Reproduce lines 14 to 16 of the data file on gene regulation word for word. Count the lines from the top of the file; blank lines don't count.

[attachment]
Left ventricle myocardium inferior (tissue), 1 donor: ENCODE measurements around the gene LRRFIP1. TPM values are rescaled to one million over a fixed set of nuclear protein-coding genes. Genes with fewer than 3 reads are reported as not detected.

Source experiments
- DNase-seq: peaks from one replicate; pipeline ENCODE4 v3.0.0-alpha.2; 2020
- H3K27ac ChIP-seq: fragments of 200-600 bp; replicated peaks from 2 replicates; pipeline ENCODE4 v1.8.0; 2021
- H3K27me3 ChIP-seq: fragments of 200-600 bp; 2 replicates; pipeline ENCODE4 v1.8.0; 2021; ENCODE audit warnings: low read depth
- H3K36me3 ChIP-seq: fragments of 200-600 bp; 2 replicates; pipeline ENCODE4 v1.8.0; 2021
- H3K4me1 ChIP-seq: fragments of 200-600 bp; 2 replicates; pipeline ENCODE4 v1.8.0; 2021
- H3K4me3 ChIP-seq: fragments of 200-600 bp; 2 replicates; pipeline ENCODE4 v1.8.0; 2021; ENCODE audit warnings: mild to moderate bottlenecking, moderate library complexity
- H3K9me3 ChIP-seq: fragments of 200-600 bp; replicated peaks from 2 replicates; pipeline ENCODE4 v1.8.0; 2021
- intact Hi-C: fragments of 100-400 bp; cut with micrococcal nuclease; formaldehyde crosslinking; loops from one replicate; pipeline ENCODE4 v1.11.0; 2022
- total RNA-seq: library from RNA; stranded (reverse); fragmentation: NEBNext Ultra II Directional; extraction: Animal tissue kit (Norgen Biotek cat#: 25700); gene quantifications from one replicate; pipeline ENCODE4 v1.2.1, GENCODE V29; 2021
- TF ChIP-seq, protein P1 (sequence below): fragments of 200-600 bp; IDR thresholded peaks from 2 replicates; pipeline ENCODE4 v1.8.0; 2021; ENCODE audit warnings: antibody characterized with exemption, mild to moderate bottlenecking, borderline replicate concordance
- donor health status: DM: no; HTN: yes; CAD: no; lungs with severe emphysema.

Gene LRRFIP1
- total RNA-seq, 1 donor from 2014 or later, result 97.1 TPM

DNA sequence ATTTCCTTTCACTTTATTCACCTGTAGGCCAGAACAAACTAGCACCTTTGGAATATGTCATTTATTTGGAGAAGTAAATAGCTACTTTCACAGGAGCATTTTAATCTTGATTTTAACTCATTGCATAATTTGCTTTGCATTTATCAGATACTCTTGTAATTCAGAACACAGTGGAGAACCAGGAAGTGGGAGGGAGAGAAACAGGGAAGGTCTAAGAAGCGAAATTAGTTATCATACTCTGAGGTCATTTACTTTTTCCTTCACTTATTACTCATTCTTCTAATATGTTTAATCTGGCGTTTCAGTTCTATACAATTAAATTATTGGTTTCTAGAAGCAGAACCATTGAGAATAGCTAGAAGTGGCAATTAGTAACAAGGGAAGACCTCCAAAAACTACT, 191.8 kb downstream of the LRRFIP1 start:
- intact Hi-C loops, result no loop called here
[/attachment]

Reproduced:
Gene LRRFIP1
- total RNA-seq, 1 donor from 2014 or later, result 97.1 TPM

DNA sequence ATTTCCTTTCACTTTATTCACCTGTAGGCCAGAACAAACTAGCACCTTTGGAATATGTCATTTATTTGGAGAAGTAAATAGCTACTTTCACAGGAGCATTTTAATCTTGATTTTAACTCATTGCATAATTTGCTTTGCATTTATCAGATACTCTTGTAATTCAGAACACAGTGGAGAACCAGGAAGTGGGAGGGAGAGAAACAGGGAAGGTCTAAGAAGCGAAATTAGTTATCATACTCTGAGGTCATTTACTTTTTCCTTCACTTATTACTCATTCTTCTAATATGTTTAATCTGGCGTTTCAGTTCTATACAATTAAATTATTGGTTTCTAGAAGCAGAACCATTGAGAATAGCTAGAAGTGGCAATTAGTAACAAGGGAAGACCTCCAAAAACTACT, 191.8 kb downstream of the LRRFIP1 start: